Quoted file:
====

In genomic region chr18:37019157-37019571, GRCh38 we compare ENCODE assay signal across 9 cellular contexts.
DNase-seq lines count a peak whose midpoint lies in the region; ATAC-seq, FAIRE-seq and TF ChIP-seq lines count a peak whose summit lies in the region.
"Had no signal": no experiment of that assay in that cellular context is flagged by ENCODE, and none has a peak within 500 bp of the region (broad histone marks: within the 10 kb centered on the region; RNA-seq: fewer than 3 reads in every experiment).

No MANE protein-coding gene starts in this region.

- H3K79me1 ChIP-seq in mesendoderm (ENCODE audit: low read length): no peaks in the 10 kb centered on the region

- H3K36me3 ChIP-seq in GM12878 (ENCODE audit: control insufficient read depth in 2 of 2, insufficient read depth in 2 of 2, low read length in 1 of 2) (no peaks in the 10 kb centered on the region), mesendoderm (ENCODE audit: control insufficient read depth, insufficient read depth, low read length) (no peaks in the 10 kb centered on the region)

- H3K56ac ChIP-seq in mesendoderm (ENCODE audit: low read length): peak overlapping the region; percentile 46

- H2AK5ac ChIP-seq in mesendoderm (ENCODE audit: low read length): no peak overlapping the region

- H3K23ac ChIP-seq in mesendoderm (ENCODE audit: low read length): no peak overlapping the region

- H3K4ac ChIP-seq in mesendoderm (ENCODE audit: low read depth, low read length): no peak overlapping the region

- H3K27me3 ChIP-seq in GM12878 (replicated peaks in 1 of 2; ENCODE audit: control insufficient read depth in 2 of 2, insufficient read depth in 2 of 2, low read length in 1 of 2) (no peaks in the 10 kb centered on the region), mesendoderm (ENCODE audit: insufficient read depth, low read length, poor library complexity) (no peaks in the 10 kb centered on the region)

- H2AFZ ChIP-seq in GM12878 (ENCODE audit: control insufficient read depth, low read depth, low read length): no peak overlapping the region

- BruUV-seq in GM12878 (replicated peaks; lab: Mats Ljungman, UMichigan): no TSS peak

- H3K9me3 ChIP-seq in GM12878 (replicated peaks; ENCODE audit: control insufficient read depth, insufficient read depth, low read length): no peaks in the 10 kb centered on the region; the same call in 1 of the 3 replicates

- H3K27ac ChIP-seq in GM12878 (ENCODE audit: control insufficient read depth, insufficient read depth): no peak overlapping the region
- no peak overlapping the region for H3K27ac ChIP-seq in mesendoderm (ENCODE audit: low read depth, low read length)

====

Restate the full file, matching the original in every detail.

In genomic region chr18:37019157-37019571, GRCh38 we compare ENCODE assay signal across 9 cellular contexts.
DNase-seq lines count a peak whose midpoint lies in the region; ATAC-seq, FAIRE-seq and TF ChIP-seq lines count a peak whose summit lies in the region.
"Had no signal": no experiment of that assay in that cellular context is flagged by ENCODE, and none has a peak within 500 bp of the region (broad histone marks: within the 10 kb centered on the region; RNA-seq: fewer than 3 reads in every experiment).

No MANE protein-coding gene starts in this region.

- H3K79me1 ChIP-seq in mesendoderm (ENCODE audit: low read length): no peaks in the 10 kb centered on the region

- H3K36me3 ChIP-seq in GM12878 (ENCODE audit: control insufficient read depth in 2 of 2, insufficient read depth in 2 of 2, low read length in 1 of 2) (no peaks in the 10 kb centered on the region), mesendoderm (ENCODE audit: control insufficient read depth, insufficient read depth, low read length) (no peaks in the 10 kb centered on the region)

- H3K56ac ChIP-seq in mesendoderm (ENCODE audit: low read length): peak overlapping the region; percentile 46

- H2AK5ac ChIP-seq in mesendoderm (ENCODE audit: low read length): no peak overlapping the region

- H3K23ac ChIP-seq in mesendoderm (ENCODE audit: low read length): no peak overlapping the region

- H3K4ac ChIP-seq in mesendoderm (ENCODE audit: low read depth, low read length): no peak overlapping the region

- H3K27me3 ChIP-seq in GM12878 (replicated peaks in 1 of 2; ENCODE audit: control insufficient read depth in 2 of 2, insufficient read depth in 2 of 2, low read length in 1 of 2) (no peaks in the 10 kb centered on the region), mesendoderm (ENCODE audit: insufficient read depth, low read length, poor library complexity) (no peaks in the 10 kb centered on the region)

- H2AFZ ChIP-seq in GM12878 (ENCODE audit: control insufficient read depth, low read depth, low read length): no peak overlapping the region

- BruUV-seq in GM12878 (replicated peaks; lab: Mats Ljungman, UMichigan): no TSS peak

- H3K9me3 ChIP-seq in GM12878 (replicated peaks; ENCODE audit: control insufficient read depth, insufficient read depth, low read length): no peaks in the 10 kb centered on the region; the same call in 1 of the 3 replicates

- H3K27ac ChIP-seq in GM12878 (ENCODE audit: control insufficient read depth, insufficient read depth): no peak overlapping the region
- no peak overlapping the region for H3K27ac ChIP-seq in mesendoderm (ENCODE audit: low read depth, low read length)